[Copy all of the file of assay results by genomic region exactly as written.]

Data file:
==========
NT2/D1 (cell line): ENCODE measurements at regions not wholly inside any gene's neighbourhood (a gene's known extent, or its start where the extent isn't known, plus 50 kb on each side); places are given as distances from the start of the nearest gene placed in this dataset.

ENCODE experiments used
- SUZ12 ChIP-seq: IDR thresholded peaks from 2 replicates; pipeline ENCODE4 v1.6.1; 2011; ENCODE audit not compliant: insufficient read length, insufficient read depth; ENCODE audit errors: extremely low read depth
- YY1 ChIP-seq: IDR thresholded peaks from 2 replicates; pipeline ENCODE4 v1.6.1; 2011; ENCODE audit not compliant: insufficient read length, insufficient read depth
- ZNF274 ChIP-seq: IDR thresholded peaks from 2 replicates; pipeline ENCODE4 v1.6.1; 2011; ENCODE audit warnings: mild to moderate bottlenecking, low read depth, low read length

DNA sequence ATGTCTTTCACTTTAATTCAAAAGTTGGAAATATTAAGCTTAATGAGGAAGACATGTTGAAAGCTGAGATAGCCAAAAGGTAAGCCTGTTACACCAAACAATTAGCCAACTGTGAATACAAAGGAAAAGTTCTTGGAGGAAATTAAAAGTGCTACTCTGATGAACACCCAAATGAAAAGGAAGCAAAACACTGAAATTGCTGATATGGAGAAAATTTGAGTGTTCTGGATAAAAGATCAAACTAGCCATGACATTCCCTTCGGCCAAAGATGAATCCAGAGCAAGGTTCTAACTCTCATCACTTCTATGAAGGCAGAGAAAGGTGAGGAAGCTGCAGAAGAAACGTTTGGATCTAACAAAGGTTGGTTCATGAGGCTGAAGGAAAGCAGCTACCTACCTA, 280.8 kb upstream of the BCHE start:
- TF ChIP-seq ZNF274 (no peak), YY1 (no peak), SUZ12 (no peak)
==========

NT2/D1 (cell line): ENCODE measurements at regions not wholly inside any gene's neighbourhood (a gene's known extent, or its start where the extent isn't known, plus 50 kb on each side); places are given as distances from the start of the nearest gene placed in this dataset.

ENCODE experiments used
- SUZ12 ChIP-seq: IDR thresholded peaks from 2 replicates; pipeline ENCODE4 v1.6.1; 2011; ENCODE audit not compliant: insufficient read length, insufficient read depth; ENCODE audit errors: extremely low read depth
- YY1 ChIP-seq: IDR thresholded peaks from 2 replicates; pipeline ENCODE4 v1.6.1; 2011; ENCODE audit not compliant: insufficient read length, insufficient read depth
- ZNF274 ChIP-seq: IDR thresholded peaks from 2 replicates; pipeline ENCODE4 v1.6.1; 2011; ENCODE audit warnings: mild to moderate bottlenecking, low read depth, low read length

DNA sequence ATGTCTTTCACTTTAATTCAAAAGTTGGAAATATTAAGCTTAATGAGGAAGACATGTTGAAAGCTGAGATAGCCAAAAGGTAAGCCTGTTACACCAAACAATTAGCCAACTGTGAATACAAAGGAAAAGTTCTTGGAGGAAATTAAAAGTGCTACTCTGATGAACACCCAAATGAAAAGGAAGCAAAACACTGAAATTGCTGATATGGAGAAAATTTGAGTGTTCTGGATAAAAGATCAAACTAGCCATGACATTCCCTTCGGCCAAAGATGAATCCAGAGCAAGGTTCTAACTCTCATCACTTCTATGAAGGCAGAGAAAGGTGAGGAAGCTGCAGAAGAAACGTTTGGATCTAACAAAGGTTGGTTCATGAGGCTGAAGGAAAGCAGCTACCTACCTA, 280.8 kb upstream of the BCHE start:
- TF ChIP-seq ZNF274 (no peak), YY1 (no peak), SUZ12 (no peak)